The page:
Haryana police have charged over 100 farmers with draconian sedition after they allegedly attacked the official vehicle of BJP politician and Deputy Speaker Ranbir Gangwa during the protest against state’s saffron party led government and the Narendra Modi government’s farm laws on 11 July.
This news of the sedition charges comes at a time the country’s apex court called the sedition law “colonial”, and asked the Union government if it is “still necessary after 75 years of Independence”.
According to the NDTV, the alleged incident took place in Haryana’s Sirsa district on July 11 and the FIR was filed on the same day. The police have blamed the farmers for “obstructing public servants in discharge of their duty, murderous attempt on an elected representative and damaging public property.” Apart from sedition, the FIR also charges farmers with ‘attempt to murder’.
Harcharan Singh and Prahlad Singh, two leaders of the farmers’ unions were among those named in the FIR, NDTV reports.
The Samyukta Kisan Morcha (SKM) on Wednesday slammed the Haryana government for registration of the FIR against more than 100 farmers under “grave charges.”
The farmers body termed the charges against farmers as “false, frivolous and cooked-up and under instructions of the anti-farmer BJP government of Haryana.”
“The SKM shall assist all the farmers and leaders in contesting these charges in court and assure the Haryana government that our struggle against its terror shall be met with the intensification of struggles and protests by the farmers,” the morcha said in a statement.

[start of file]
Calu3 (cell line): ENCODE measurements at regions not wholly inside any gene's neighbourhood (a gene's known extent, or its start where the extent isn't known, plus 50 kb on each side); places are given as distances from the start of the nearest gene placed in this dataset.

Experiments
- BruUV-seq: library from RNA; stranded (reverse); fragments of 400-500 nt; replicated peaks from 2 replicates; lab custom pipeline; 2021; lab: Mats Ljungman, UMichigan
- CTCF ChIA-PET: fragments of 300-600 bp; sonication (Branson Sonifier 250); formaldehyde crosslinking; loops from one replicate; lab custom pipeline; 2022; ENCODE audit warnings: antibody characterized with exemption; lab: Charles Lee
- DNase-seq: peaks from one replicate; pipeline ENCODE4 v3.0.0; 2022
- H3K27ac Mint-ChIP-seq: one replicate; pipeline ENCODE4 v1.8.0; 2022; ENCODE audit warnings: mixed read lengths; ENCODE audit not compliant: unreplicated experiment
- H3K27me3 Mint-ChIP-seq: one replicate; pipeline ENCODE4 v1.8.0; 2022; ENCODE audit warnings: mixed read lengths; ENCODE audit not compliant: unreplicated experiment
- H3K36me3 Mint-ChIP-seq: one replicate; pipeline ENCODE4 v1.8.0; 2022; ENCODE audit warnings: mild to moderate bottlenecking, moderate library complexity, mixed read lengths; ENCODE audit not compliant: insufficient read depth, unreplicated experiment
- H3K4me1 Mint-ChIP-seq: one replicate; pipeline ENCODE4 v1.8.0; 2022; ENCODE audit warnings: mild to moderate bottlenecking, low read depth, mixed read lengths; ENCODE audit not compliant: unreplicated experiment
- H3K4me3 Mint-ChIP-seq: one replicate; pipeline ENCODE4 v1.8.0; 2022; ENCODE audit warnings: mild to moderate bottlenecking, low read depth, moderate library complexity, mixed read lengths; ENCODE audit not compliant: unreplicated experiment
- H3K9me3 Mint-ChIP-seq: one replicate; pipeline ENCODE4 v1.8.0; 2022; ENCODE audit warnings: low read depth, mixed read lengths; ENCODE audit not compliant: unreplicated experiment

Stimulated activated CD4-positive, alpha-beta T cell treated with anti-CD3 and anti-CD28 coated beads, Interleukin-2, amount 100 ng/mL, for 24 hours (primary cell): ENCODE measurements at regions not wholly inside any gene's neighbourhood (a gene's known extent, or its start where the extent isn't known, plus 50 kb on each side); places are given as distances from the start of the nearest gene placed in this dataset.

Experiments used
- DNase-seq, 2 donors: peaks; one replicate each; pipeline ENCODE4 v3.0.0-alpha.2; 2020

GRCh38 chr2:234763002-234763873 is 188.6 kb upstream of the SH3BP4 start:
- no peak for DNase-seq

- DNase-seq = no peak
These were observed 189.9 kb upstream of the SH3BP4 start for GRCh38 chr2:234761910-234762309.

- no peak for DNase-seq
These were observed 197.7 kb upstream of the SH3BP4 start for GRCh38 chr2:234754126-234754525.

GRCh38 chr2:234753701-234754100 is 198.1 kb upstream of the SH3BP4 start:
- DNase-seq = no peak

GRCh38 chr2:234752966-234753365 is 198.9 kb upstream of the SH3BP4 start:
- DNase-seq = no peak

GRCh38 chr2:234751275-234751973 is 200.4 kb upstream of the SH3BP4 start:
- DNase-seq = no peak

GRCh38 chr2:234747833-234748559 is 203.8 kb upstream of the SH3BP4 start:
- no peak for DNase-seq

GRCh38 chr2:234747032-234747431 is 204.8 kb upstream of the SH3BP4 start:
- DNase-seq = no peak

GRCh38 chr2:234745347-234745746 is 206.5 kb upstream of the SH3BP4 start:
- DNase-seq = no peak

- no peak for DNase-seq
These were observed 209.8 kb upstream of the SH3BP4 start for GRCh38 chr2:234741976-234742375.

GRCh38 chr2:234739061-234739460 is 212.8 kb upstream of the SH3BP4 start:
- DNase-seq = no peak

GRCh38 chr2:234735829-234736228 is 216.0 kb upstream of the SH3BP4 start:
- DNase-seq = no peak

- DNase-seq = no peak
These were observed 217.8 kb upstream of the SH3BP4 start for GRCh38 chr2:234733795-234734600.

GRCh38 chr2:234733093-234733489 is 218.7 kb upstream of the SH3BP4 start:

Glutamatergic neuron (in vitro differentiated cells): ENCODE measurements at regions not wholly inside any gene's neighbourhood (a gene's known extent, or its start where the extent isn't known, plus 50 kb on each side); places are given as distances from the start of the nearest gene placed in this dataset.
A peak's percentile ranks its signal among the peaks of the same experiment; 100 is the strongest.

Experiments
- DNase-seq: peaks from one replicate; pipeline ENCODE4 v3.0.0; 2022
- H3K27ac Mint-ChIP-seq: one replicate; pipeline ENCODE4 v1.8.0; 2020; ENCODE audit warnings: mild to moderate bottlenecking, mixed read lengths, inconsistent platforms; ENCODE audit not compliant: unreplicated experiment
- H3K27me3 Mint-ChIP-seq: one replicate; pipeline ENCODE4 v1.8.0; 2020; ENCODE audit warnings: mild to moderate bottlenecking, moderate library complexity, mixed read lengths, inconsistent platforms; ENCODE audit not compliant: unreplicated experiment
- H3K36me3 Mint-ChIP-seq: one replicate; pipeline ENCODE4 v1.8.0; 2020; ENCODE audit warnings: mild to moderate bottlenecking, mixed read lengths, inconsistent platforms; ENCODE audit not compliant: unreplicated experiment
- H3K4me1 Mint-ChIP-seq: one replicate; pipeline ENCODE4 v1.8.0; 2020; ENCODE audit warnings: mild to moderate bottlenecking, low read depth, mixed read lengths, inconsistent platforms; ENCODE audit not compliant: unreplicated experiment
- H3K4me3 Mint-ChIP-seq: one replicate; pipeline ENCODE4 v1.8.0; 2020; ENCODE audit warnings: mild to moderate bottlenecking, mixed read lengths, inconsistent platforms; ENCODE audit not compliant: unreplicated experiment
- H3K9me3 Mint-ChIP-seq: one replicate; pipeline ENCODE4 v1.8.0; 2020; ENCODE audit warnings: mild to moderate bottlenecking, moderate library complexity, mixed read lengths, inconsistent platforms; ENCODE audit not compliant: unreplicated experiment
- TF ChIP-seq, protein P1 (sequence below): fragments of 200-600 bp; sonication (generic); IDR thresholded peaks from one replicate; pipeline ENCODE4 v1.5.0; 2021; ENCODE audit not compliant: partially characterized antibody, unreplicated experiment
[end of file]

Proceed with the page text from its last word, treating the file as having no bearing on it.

“Misuse, but no accountability”
Today, while posing a question to the Attorney General of India KK Venugopal during the hearing on a plea challenging the validity of the sedition law, the Chief Justice of India NV Ramana expressed alarm at the rampant misuse of sedition law in the country.
CJI NV Ramana on Thursday also expressed reservation at continuing the use of the provision (Section 124A of IPC), inserted during the colonial era in 1870, purportedly to curb dissent.
The top court was hearing a plea moved by SG Vombatkere, challenging the constitutional validity of Section 124A of the IPC, which lays down the punishment for the offence of sedition. The CJI-led bench also issued a notice to the central government and tagged the plea with a similar pending petition filed by the Editors Guild of India.
“This dispute about law is concerned, its colonial law, it was meant to suppress the freedom movement, the same law was used by British to silence Mahatma Gandhi, Tilak etc. Still is it necessary after 75 years of independence?” the CJI observed.
According to CJI, the continuation of these type of laws after 73 years of independence is unfortunate. “
“The Government is taking out many laws, I don’t know why they are not looking into this” he said.
He went on to say: : “If we go see history of charging of this section, the enormous power of this section can be compared to a carpenter being given a saw to make an item, uses it to cut the entire forest instead of a tree. That’s the effect of this provision. Unfortunately, the executing agency and particularly the authorities misuse it. Take example of 66A which was struck down but people were arrested. There is misuse of these provisions, but there is no accountability!”
According to Justice Ramana, the powers under Section 124A are so vast that a police officer who wants to fix anybody for playing cards, gambling, etc. can also invoke Section 124 A.
He even told AG that the gravity of the situation is so grim that if some State or a particular party doesn’t want to hear a voice, they will use this law to implicate such groups of people.
Meanwhile, Attorney General KK Venugopal responded to CJI Ramana by stating that section 124A of IPC need not be struck down and the court may only set out guidelines so that it meets its legal purpose.